The SolarWinds supply chain attack is another example of the damage that lateral movement by system intruders can cause. Tim Keeler of Remediant describes why detecting lateral movement is so challenging.
This edition of the ISMG Security Report features an analysis of the impact of a hacking campaign linked to Russia’s Sandworm that targeted companies using Centreon IT monitoring software. Also featured: a discussion of CIAM trends; a critique of Bloomberg's update on alleged Supermicro supply chain hack.
In 2020, a cybercrime operation known as ShinyHunters breached nearly 50 organizations, security researchers say. And this year, it shows no signs of slowing down - it's already hacked e-commerce site Bonobo and dating site MeetMindful.
What's needed to make a shift from traditional IAM to CIAM? To start, an organization needs to look at fraud detection solutions and risk-based authentication technologies such as device intelligence and behavioral biometrics, says David Britton of Experian.
Consumers hate passwords, criminals love them. And while the journey to passwordless authentication takes time, there are lessons to be learned from major global organizations who have started down the path. Dr. Rolf Lindemann of Nok Nok Labs shares insights.
The secure access service edge model, or SASE, treats identity as the new perimeter, says Lee Dolsen Singapore-based chief architect for Zscaler in the Asia Pacific region, who offers implementation insights.
Recent hacking incidents, including one targeting Twitter, are raising awareness of the importance of privileged access management, says David Boda, group head of information security for Camelot Group, operator of the U.K. National Lottery. He describes PAM best practices.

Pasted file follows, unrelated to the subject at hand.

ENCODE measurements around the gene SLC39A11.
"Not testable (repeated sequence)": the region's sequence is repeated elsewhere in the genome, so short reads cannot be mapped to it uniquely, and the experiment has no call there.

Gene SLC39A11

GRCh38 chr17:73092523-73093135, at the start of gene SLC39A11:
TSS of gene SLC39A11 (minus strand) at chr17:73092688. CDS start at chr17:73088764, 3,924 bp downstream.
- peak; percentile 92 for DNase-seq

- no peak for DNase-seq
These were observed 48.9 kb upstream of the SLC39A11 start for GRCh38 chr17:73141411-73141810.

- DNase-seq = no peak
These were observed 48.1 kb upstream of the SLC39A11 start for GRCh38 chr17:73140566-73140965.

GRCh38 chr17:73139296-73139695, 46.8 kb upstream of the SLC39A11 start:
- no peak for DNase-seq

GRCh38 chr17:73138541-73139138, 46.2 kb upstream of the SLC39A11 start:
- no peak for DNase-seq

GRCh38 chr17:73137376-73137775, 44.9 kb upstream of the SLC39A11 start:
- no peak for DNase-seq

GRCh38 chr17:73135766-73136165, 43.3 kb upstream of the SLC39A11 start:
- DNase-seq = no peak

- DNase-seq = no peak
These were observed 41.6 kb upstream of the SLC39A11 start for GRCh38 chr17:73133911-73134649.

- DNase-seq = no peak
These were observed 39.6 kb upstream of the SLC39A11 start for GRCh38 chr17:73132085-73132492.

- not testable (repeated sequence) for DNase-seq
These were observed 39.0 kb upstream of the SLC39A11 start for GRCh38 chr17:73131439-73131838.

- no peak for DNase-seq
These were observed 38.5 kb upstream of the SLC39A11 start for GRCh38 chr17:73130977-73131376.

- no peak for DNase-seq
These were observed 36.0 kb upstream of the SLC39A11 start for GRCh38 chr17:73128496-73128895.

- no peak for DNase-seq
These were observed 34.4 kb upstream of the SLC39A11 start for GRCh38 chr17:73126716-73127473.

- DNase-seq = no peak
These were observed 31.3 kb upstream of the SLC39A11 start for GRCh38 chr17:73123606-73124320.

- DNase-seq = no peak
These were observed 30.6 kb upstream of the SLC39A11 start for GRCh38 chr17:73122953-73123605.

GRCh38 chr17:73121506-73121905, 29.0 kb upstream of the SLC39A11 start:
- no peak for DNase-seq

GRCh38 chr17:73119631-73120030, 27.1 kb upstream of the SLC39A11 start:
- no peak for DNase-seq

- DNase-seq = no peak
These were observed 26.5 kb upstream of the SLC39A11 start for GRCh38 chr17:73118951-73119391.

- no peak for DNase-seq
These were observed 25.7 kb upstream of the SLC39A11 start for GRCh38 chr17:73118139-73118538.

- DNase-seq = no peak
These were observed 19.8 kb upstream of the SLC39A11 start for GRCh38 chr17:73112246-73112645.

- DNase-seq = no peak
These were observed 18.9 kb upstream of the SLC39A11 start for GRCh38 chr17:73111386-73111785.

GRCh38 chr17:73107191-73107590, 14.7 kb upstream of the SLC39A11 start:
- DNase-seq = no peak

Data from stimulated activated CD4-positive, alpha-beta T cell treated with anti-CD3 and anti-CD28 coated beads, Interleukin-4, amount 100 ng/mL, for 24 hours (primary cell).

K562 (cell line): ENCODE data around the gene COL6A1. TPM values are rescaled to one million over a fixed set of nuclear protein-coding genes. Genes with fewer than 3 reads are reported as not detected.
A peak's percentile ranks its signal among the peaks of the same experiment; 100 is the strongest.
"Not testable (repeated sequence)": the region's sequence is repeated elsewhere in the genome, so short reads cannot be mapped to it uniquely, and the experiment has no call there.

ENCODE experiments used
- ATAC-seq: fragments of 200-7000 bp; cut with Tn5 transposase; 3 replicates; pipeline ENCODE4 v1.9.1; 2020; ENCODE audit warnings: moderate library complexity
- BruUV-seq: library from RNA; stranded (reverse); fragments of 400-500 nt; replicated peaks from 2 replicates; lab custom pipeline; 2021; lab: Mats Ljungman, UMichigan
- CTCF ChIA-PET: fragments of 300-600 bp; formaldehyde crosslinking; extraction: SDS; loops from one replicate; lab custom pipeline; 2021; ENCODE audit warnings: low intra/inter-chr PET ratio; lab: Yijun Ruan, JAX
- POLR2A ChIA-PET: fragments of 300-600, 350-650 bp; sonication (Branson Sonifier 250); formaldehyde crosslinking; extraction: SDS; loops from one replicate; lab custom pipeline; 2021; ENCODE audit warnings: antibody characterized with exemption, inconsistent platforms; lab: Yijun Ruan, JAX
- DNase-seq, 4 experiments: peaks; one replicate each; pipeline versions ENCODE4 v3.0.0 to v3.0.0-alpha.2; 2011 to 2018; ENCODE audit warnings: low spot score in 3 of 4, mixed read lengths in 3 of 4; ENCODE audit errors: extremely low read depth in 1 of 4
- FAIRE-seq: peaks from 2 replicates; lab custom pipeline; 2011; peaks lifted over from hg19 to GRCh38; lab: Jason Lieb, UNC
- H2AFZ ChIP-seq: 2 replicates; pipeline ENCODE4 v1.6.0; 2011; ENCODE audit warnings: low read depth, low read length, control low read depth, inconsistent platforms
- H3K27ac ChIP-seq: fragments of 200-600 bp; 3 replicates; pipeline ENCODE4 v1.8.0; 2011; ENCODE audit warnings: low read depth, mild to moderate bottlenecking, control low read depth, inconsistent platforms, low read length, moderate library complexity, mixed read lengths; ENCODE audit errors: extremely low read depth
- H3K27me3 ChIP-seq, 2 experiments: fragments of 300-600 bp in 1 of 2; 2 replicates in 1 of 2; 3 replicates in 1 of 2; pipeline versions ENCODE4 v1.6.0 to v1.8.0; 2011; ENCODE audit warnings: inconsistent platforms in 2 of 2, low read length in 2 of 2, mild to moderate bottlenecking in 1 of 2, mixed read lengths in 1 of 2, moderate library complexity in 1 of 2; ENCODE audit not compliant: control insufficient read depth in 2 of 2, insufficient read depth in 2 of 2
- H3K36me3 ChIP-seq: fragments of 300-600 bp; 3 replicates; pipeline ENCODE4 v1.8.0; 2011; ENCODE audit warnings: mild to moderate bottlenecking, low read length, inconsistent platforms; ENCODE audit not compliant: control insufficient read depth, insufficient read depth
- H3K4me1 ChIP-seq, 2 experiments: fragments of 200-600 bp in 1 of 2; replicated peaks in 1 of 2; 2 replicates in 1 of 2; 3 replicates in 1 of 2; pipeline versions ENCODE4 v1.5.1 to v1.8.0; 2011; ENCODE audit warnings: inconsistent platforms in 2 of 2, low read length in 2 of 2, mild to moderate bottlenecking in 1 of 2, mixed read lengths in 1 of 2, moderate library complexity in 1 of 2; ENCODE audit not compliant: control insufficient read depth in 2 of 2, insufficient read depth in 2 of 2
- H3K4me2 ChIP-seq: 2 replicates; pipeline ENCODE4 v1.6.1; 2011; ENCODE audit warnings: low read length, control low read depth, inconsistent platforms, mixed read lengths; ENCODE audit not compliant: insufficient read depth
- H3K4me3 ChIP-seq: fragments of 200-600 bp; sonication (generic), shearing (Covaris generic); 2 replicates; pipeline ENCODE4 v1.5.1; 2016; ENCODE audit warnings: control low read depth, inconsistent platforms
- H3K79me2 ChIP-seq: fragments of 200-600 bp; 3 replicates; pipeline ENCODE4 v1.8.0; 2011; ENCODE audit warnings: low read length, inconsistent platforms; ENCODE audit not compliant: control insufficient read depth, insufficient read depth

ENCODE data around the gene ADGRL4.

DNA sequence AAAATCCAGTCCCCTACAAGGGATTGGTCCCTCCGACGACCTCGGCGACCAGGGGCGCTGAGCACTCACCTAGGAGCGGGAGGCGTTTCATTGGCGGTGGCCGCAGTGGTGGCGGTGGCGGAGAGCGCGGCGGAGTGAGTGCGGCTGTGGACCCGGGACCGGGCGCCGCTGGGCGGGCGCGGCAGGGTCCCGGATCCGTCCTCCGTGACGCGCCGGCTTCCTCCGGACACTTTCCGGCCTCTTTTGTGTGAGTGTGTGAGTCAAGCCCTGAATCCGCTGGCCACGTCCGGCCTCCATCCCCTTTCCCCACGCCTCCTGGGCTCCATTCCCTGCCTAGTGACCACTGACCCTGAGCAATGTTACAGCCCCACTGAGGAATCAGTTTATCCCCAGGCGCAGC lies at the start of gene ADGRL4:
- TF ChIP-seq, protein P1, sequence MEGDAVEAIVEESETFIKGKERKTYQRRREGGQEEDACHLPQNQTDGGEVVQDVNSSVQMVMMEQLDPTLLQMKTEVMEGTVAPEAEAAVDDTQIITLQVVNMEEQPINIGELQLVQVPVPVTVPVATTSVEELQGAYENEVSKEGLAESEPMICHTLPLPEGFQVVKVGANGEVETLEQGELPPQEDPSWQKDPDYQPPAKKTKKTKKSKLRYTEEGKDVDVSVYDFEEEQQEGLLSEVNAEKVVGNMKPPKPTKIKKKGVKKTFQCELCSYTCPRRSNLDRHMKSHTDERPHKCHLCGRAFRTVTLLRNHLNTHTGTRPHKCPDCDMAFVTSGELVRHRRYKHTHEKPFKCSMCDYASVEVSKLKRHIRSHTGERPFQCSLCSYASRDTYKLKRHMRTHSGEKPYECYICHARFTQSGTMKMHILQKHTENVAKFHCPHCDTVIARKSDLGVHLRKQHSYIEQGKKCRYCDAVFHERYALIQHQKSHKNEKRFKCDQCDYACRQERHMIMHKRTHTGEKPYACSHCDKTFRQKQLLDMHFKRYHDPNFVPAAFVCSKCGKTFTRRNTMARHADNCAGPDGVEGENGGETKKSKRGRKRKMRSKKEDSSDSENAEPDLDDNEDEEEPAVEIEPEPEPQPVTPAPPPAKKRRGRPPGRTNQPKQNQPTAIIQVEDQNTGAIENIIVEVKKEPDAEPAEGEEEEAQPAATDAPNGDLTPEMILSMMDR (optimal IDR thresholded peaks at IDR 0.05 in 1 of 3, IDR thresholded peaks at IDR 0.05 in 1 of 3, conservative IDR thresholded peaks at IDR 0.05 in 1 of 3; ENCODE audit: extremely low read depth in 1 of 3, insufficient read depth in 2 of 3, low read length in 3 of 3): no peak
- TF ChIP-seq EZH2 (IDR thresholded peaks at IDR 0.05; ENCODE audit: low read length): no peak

The latest edition of the ISMG Security Report features a discusssion with Equifax CISO, Jamil Farshchi, on the lessons learned from the credit reporting firm's massive data breach three years ago. Also featured: Australians' driver's licenses leaked; privileged access management tips.
The latest edition of the ISMG Security Report analyzes why ransomware gangs continue to see bigger payoffs from their ransom-paying victims. Also featured: Lessons learned from Twitter hacking response; security flaw in Amazon's Alexa.
Chaos ensued when miscreants interrupted a virtual bail hearing on Wednesday for the suspected Twitter hacker, hijacking the feed with screams, chatter and, for a few brief seconds, pornography. The meeting details were public, and the meeting had not been password protected.
Twitter says attackers who hijacked more than 130 high-profile Twitter accounts used social engineering to bypass its defenses, including two-factor authentication on accounts. Experts say companies must have defenses in place against such schemes, which have long been employed by fraudsters.
Two recent Department of Homeland Security advisories pertaining to vulnerabilities in certain ultrasound systems from a major medical device maker - and multiple flaws in an open-source hospital information management system - highlight the range of security risks spanning various segments of the healthcare sector.
Many ransomware gangs hell-bent on seeing a criminal payday have now added data exfiltration to their shakedown arsenal. Gangs' extortion play: Pay us, or we'll dump stolen data. One massive takeaway is that increasingly, ransomware outbreaks also are data breaches, thus triggering breach notification rules.
Organizations deploying deception technology must make sure to integrate it with other technologies to reap the full benefits of intrusion alerts, says Anuj Tewari, global CISO at IT Services HCL Technologies.